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While discussions of the military are notably absent in academic African History, it doesn’t mean that the subject is absent from the history left by the Africans. Sources that have been used for generations contain extensive discussions of the organization, arming, training, and utilization of military forces in Africa by Africans, but these aspects of the sources are largely ignored or interpreted within the frame of other violent activity, such as slave raiding. However, simply by their existence, these sources offer future generations the opportunity to expand and finally tell the story of formal military activity in Africa. This in turn will allow for the creation of a more complete record of African political, social, and even state-building activity before the advent of European colonization.

In: Journal of African Military History

The Jesuits played a key role in the evangelization of the Portuguese colony of Angola and its surrounding Kimbundu-speaking neighbors when they came with the colonial mission of Paulo Dias de Novais in 1575. Their experience is an example of evangelization in a colonial setting in Africa, and contrasts with Jesuit approaches to conversion in the neighboring and independent Kingdom of Kongo. They drew heavily on previous experiences in the Kingdom of Kongo, which had itself become Christian a century earlier and pioneered a marriage between African religion and Christian spirituality. When Jesuits came to Kongo in 1548 they found an existing established church and added relatively little to it before they left following political disputes. When Dias de Novais came to found Angola, he initially was militarily dependent on Kongo’s assistance and the Jesuits, too, were dependent on the Kongolese version of Christianity, which is clear in their choice of vocabulary in the Kimbundu catechism that they sponsored and oversaw in 1628. However, the colonial situation in Angola made the Jesuits more willing to accept the idea of conversion by the sword, and they were notably less tolerant of African religious inclusions in Angola than in Kongo. The contrast in the two approaches was particularly evident when the Jesuits reopened a mission in Kongo in 1619.

In: Journal of Jesuit Studies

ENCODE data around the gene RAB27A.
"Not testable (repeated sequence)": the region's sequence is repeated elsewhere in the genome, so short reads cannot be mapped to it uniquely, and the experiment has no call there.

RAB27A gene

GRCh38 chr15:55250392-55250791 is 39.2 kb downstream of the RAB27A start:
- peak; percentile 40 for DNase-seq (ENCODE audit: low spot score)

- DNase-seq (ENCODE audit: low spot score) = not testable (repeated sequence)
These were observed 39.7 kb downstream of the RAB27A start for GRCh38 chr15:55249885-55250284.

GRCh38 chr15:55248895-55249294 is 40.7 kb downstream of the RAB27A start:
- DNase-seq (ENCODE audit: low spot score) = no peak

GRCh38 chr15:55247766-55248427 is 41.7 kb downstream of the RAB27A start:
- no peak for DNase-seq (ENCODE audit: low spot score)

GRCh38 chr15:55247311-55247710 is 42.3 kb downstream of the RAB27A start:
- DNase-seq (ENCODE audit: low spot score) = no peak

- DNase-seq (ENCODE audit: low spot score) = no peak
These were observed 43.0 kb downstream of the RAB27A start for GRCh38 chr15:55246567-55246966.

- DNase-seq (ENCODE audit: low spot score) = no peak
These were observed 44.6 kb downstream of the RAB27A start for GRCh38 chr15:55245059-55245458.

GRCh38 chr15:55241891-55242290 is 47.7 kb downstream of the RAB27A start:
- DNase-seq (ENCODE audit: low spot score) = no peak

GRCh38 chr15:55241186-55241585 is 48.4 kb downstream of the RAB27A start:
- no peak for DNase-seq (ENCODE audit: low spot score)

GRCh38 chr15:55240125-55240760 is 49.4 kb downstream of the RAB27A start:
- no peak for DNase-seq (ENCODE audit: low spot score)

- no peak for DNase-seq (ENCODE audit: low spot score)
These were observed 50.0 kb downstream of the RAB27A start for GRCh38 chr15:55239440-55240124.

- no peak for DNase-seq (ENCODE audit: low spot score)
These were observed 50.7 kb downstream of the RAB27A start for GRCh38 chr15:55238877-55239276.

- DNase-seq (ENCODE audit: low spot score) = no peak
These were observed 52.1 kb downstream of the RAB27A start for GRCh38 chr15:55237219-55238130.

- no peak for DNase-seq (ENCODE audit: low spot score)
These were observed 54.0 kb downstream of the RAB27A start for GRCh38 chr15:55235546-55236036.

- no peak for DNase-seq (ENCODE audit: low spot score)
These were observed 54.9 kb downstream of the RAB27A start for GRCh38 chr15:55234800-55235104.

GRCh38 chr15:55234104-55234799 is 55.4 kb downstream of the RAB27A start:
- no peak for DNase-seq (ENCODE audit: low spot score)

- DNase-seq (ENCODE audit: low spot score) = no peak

From early contact with the Portuguese and conversion to Christianity in the late 15th century and continuing through the Counter Reformation, the Kingdom of Kongo resisted Portuguese colonialism while remaining steadfastly loyal to the Roman Catholic Church. Against the turbulent backdrop of the growing Atlantic slave trade, internal conflict and power struggles, and Portuguese presence in Luanda, Kongo repeatedly resisted the temptation to break from Rome and establish its own Church, in spite of Portuguese control of the Episcopate. In the late 16th century King Álvaro clashed with the Portuguese Bishop, but remained faithful to the church in Rome. In the early 17th century, Kongo armies repelled Portuguese invasions from the south while kings continued to lobby for more Jesuit and later Italian Capuchin missionaries, whom they needed, above all, to perform sacraments vital to Kongolese Catholics. Another opportunity to split from Rome came when Dona Beatriz Kimpa Vita created the Antonian movement in 1704 and denounced the Catholic Church. Instead, she was captured and burned at the stake while King Pedro IV remained faithful to the Capuchin missionaries. In contrast to Portuguese Angola, where Jesuits were deeply implicated in slave trading, the Capuchins in Kongo did not own slaves and, for the most part, both resisted and criticized the slave trade.

In: Social Sciences and Missions
In: Critical Readings on Global Slavery
In: Slaving Zones


In the early seventeenth century, New England merchants were heavily involved in privateering raids on Spanish and Portuguese shipping in the Caribbean and in capturing slave ships, almost entirely sent from Angola. Knowing the specific background and historical events in Angola allows us to solve a number of mysterious appearances, such as Imbangala (“canniball negroes”) raiders, and a “queen” who was probably a member of the Kongo-Ndongo nobility whose enslaved members also appear in Brazilian records of the same epoch. Careful use of contemporary and dense documentation of Angola and shipping allow this greater nuance and opens the way for other research.

In: African Diaspora